While setting up refinerycms recently, I kept running into the following error:
speakingurl-rails.rb:8:in `block in <class:Railtie>': undefined method `prepend_path' for nil:NilClass (NoMethodError)
This happened both when creating a new application and integrating refinerycms into an existing application. It occurred when running rails generate refinery:cms and other rake tasks like rake db:migrate. After some searching, I came across this explanation.
What happened was the latest version of sprocket-rails has be published in rubygems. speakingurl-rails, which is dependency for slug support, has not yet been updated to support the new sprocket-rails gem. To resolve this, I had to:
I attempted to deploy my Rails app to AWS OpsWorks and get the following error:
[2016-01-01T08:39:36+00:00] ERROR: Running exception handlers
[2016-01-01T08:39:36+00:00] ERROR: Exception handlers complete
[2016-01-01T08:39:36+00:00] FATAL: Stacktrace dumped to /var/lib/aws/opsworks/cache.stage2/chef-stacktrace.out
[2016-01-01T08:39:36+00:00] ERROR: deploy[/srv/www/myapp] (deploy::rails line 65) had an error: Chef::Exceptions::Exec: if [ -f Gemfile ]; then echo 'OpsWorks: Gemfile found - running migration with bundle exec' && /usr/local/bin/bundle exec /usr/local/bin/rake db:migrate; else echo 'OpsWorks: no Gemfile - running plain migrations' && /usr/local/bin/rake db:migrate; fi returned 1, expected 0
[2016-01-01T08:39:36+00:00] FATAL: Chef::Exceptions::ChildConvergeError: Chef run process exited unsuccessfully (exit code 1)
OpsWorks doesn’t give the best logging from the AWS Console. All we know from this is that the deployment failed on the following line:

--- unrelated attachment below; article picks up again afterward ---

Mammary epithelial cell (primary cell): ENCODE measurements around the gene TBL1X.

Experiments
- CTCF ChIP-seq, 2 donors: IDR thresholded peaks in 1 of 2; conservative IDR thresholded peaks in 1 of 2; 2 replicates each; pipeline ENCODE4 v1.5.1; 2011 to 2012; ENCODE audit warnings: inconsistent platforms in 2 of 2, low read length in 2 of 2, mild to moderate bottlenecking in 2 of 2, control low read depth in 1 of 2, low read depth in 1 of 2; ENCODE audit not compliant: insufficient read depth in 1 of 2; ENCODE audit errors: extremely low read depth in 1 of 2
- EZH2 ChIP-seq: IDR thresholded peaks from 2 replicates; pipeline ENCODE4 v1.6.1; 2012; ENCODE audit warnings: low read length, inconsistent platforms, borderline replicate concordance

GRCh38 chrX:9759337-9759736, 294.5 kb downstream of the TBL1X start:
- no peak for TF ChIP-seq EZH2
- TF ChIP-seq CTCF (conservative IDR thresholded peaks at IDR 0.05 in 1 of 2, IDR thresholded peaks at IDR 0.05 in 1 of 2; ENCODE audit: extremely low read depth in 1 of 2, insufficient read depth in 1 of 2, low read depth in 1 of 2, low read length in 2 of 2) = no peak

if [ -f Gemfile ]; then echo 'OpsWorks: Gemfile found - running migration with bundle exec' && /usr/local/bin/bundle exec /usr/local/bin/rake db:migrate; else echo 'OpsWorks: no Gemfile - running plain migrations' && /usr/local/bin/rake db:migrate; fi
This means that it failed during a migration, but several possible issues could have caused that call to fail. As John C. Bland suggests, the best option to SSH into the EC2 instance and get the stacktrace.
I ran into an issue is week where our NW.js desktop application keep running into the same issue, even after a refresh reinstall. The user had this application installed on their local machine before. The answer was that we also need to delete the local app data, store in:
For Mac OS X, ~/Library/Application\ Support/SOME_NW_APP
For Windows 8, C:\Users\%USERNAME%\AppData\Local\Chromium\User Data\Default
AWS Elastic Beanstalk simplifies application management, with server scaling out-of-the-box. Scaling is pretty idiot-proof. In fact, if you try to scale down to zero instances, you get the following:
MaxBatchSize: Invalid option value: '0' (Namespace: 'aws:autoscaling:updatepolicy:rollingupdate', OptionName: 'MaxBatchSize'): Value is less than minimum allowed value: 1
A few weeks ago, I was asked to scale an environment down to determine if there was any adverse effect in terminating it. Basically, we would scale down to zero and see if anyone missed it being alive. In order to do this, we had to go around Elastic Beanstalk and using the Auto Scaling Group:
In the AWS Console, go to Compute -> EC2
In EC2 Dashboard, go to AUTO SCALING -> Auto Scaling Groups
Use the Filter text box to find the auto scaling group for my environment. Typing in the environment name (e.g. stag-rails-app-s1) should work.